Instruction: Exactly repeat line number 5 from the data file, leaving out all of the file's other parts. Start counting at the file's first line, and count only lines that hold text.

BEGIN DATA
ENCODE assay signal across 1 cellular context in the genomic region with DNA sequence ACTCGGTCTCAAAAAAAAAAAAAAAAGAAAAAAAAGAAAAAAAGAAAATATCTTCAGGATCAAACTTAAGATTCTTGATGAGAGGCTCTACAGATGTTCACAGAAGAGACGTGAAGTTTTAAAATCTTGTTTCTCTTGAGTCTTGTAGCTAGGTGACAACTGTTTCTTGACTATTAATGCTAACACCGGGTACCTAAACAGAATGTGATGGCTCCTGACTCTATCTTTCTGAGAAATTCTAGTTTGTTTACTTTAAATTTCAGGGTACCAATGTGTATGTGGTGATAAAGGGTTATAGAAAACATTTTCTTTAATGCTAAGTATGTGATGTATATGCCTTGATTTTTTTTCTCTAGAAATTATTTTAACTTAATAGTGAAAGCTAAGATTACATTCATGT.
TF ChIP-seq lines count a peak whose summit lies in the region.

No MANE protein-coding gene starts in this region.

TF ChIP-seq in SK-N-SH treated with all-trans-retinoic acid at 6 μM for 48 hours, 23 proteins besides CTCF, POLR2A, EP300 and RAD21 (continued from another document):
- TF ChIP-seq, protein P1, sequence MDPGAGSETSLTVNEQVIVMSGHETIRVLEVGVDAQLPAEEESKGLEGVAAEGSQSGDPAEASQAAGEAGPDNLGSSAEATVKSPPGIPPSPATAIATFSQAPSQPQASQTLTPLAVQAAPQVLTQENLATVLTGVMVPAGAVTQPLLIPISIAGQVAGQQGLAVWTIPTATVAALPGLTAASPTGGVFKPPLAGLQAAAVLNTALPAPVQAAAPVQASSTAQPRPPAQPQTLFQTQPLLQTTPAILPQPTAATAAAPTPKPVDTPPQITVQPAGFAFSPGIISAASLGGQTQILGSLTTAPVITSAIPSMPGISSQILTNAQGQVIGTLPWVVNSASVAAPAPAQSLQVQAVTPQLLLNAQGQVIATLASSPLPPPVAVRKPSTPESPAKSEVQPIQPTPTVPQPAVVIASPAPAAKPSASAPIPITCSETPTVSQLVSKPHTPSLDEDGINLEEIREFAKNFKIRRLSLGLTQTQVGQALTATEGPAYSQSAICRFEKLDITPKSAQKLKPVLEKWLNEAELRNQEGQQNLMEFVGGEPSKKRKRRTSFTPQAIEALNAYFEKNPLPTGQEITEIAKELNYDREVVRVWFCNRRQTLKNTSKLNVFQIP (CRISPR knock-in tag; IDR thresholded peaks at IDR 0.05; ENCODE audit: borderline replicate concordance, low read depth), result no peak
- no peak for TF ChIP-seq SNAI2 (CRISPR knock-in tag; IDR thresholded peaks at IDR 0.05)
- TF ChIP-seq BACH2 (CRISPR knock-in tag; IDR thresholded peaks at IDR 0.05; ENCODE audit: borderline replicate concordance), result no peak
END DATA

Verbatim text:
- TF ChIP-seq, protein P1, sequence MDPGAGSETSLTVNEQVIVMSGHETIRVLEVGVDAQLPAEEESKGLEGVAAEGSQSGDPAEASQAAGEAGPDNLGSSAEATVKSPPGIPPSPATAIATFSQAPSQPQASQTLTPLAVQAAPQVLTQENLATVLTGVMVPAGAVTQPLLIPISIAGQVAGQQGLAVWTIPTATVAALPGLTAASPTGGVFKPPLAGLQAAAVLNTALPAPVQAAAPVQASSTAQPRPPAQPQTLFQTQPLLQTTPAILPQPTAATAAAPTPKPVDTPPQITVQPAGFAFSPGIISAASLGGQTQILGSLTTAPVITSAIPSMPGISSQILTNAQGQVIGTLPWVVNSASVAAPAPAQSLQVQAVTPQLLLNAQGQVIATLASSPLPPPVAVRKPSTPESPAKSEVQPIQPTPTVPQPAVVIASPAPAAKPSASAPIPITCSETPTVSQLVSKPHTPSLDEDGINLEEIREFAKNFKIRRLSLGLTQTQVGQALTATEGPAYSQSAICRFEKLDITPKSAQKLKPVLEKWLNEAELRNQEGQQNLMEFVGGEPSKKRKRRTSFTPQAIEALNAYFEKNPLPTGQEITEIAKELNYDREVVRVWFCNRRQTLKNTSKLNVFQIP (CRISPR knock-in tag; IDR thresholded peaks at IDR 0.05; ENCODE audit: borderline replicate concordance, low read depth), result no peak